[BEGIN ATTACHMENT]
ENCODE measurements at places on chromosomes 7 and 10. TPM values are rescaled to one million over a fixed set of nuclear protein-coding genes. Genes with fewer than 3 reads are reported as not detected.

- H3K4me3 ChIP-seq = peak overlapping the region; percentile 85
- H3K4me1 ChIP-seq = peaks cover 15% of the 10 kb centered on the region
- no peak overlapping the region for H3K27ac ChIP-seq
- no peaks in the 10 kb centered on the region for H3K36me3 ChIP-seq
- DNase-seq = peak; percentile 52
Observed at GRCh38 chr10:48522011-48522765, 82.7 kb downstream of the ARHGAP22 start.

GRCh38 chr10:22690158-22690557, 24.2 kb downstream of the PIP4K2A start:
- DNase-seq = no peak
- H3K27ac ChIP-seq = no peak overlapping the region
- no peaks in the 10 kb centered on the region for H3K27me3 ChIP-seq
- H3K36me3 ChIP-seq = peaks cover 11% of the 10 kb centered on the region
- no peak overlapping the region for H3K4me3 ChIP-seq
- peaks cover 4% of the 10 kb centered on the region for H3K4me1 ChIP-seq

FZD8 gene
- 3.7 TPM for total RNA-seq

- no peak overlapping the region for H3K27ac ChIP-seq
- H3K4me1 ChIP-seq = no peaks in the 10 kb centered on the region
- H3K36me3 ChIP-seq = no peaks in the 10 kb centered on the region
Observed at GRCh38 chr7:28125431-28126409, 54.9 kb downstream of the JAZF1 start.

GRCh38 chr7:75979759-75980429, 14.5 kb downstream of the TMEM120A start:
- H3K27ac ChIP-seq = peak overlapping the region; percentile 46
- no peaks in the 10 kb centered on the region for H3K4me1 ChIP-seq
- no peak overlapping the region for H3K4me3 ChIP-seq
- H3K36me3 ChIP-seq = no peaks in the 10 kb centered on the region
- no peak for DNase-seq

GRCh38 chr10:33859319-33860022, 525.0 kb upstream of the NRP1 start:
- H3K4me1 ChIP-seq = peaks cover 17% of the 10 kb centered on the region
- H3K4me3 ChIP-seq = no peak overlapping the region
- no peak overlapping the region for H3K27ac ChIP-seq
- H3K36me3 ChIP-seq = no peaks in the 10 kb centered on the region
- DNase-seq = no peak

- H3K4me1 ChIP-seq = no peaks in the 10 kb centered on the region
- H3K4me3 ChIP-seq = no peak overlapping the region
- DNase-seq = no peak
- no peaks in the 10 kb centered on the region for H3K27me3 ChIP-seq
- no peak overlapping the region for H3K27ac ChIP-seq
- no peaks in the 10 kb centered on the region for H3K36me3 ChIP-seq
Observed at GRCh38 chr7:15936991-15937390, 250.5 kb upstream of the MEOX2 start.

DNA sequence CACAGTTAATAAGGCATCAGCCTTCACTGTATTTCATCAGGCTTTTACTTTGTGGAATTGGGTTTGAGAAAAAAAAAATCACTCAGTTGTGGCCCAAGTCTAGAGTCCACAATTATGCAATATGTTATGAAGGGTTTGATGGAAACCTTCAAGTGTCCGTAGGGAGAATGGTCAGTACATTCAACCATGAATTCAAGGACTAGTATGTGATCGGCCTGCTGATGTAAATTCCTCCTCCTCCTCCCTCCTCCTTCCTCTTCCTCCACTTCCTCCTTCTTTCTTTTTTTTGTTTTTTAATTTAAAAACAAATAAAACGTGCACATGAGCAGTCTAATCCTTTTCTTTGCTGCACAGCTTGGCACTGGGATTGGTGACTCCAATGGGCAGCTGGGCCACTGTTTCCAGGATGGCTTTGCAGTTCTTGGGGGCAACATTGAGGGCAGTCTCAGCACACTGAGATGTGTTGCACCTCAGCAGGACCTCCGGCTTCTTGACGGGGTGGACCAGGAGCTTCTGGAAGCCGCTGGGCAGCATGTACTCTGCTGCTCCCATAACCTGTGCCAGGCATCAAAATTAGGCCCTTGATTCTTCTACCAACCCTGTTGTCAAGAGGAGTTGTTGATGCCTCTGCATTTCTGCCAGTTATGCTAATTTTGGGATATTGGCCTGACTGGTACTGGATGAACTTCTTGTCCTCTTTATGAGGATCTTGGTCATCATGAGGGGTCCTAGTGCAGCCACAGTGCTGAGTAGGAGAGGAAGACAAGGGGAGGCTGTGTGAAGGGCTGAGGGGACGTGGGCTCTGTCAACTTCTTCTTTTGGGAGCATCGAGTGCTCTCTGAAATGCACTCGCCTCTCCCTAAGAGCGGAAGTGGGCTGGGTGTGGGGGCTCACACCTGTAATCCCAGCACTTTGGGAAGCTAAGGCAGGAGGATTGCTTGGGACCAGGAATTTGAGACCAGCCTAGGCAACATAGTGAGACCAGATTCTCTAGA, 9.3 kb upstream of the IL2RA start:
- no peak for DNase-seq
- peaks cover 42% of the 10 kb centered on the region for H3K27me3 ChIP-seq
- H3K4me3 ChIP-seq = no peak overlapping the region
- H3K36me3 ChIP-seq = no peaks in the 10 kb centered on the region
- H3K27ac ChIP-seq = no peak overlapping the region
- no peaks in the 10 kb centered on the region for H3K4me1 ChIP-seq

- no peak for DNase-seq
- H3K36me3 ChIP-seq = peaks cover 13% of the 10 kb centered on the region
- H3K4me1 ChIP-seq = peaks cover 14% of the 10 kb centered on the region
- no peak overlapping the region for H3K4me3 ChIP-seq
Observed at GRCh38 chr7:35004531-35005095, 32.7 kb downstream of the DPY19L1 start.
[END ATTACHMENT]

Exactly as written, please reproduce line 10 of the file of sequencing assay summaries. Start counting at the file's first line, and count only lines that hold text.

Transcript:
- H3K27ac ChIP-seq = no peak overlapping the region